I love eating Hawaii-grown produce when I visit my elderly parents on Oahu. As a University of Hawaii graduate and mainland-based sustainable agriculture scientist, I was saddened by the anti-vaccine sentiment I heard from some farmers on my recent visit to Hawaii.
Their vaccine skepticism likely comes from online groups that spread COVID-19 misinformation. The farmers’ vaccine resistance makes me worry about the future of Hawaii’s agriculture industry because it puts these farmers and their communities at risk, and it reflects anti-science thinking that hinders our ability to tackle challenges like climate change.
Our approach to sustainable agriculture should be based on sound science from organic and conventional farms, and should embrace and celebrate amazing technologies like the double- hulled canoes that brought the first staple crops to Hawaii, and the life- saving and safe vaccines that can protect the descendants of the first Hawaiians and the rest of us.
Public workers should accept responsibility
It is somewhat difficult to understand the sad and contradictory position posted by the public employee Bryan Phillips, who seems to accept his responsibility as a public worker to protect the public’s health and safety, yet refuses to accept the vaccination mandate for public workers (“People have the right to not choose vaccine,” Star-Advertiser, Letters Aug. 24). The vaccination mandate is absolutely what must be done to help protect the health and safety of our community.
Supreme Court OK’d vaccine mandates
For those who believe that they have a choice in the matter of vaccination, they should familiarize themselves with the 1905 U.S. Supreme Court case, Jacobson v. Massachusetts.
A Massachusetts law allowed cities to require residents to be vaccinated against smallpox. Cambridge adopted such an ordinance, with some exceptions. Jacobson refused to comply with the requirement and was fined $5.
The fundamental question raised by the case was: Did the mandatory vaccination law violate Jacobson’s Fourteenth Amendment right to liberty?
The court held that the law was a legitimate exercise of the state’s police power to protect the public health and safety of its citizens. Local boards of health determined when mandatory vaccinations were needed, thus making the requirement neither unreasonable nor arbitrarily imposed:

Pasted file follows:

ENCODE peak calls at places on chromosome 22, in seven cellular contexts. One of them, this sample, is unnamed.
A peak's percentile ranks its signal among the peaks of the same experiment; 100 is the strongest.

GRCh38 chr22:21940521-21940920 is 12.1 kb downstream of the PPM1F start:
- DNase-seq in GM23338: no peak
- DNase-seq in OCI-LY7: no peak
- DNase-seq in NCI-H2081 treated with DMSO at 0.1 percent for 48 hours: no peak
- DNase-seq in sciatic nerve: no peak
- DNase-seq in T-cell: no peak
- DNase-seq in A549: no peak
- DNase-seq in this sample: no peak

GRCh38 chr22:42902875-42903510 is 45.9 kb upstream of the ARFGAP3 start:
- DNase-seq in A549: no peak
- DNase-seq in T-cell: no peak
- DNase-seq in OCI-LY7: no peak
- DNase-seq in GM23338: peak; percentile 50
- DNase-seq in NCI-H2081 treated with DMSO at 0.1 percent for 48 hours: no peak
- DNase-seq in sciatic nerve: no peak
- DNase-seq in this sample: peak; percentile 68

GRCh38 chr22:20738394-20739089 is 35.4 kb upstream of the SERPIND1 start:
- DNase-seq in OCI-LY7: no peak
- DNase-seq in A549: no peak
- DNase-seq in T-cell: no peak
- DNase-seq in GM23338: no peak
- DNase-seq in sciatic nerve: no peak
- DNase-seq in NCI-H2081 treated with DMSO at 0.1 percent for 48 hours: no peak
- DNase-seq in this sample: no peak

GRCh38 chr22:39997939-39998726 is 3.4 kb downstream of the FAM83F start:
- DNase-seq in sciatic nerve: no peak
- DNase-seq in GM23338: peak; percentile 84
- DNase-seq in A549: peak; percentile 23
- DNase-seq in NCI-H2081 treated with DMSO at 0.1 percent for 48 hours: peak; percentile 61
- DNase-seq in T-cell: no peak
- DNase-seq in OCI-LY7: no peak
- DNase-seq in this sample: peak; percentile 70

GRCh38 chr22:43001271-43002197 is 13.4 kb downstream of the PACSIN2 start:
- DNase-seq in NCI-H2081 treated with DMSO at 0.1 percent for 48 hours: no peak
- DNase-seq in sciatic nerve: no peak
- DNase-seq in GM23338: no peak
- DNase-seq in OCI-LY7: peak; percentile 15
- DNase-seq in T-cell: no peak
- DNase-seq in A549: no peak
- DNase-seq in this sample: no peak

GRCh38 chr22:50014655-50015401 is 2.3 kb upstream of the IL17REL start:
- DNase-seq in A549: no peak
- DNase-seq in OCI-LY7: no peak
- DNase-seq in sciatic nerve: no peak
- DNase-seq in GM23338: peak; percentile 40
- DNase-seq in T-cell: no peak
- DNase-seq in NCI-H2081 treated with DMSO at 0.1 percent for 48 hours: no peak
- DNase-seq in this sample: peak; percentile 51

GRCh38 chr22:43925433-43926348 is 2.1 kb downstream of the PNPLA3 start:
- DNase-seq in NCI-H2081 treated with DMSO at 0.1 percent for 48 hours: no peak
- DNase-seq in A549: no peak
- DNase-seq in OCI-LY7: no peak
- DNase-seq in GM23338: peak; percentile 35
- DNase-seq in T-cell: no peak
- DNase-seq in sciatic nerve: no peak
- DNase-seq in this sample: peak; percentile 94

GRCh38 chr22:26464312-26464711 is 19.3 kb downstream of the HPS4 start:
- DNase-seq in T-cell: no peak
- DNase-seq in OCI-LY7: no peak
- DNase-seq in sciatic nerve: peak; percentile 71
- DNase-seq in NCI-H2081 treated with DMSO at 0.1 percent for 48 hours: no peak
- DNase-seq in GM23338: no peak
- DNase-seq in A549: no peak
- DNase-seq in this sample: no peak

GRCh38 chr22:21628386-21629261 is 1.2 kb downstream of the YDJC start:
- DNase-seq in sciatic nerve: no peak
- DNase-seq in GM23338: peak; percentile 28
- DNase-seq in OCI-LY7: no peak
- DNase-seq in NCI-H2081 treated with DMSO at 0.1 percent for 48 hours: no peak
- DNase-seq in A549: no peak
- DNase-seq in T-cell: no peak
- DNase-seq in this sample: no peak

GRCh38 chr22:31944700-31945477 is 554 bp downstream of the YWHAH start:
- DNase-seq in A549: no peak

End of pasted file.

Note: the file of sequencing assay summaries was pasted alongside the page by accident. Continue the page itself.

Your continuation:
“Upon the principle of self-defense, of paramount necessity, a community has the right to protect itself against an epidemic of disease which threatens the safety of its members.”
More than 116 years later, Jacobson has withstood numerous challenges, and remains the law of the land. It is the guidance that Hawaii would be well served to follow today.
Keaau, Hawaii island
Story didn’t belong on front page of paper
When I opened up the newspaper, I couldn’t believe what I saw as the leading front-page article: COVID-19 misinformation given the most prominent spot, along with a sensationalist headline (“A top state health official and a doctor on Maui are promoting controversial COVID-19 treatments,” Star- Advertiser, Aug. 25).
What a disservice to the public and the medical community as we all struggle to push back the delta variant. At a time when there is an even greater need for reporting facts to promote vaccination and public health and well-being, the entire article provided the stage for erroneous information and opinions.
If it had to be published, it could’ve been placed anywhere but the front page. What a fail.
Changes in bus routes, times inconvenient
As we try to get our 80A Express bus back or, failing that, proposing alternatives such as having one of the other express buses make a stop at University of Hawaii-Manoa, TheBus has again decided to make a bad situation worse.
It just scheduled many of the Route 1L buses to come five to 10 minutes earlier. I used to be able to catch a bus after work ends at 4:30 p.m. to transfer to a 4:55 p.m. 1L bus home. It was a 90-minute commute versus my old 40-minute commute.
Now that bus comes at 4:46 p.m., and I can’t get there in time. The commute home is now closer to two hours. If anyone ever wonders why more people don’t use public transportation here in Hawaii, you can take this example as Exhibit A.
Don’t rush medical aid in dying program
I read with deep concern the article, “Medical aid in dying: demand for doctors” (Star-Advertiser, Aug. 22).
I am most concerned about one of the recommendations of the state Department of Health: waiving all waiting periods if doctors agree the patient will die before the end of the waiting period.
As a practicing hospice and palliative physician before my recent retirement, I have heard many hospice patients express the desire to obtain the lethal medication, saying, “I doubt I will ever use it, but I want the reassurance that I have it just in case.” Such a rationale may make providers much more willing to inappropriately take advantage of the “no waiver” policy and hurriedly rush the process to procure the lethal medication.
One of the greatest impacts hospice programs have on terminal individuals is the ability to control pain and other debilitating symptoms. If the medical aid in dying program is rushed, hospice patients may not get the chance to give hospice programs the opportunity to support patients and control their suffering.
Craig Nakatsuka, M.D.
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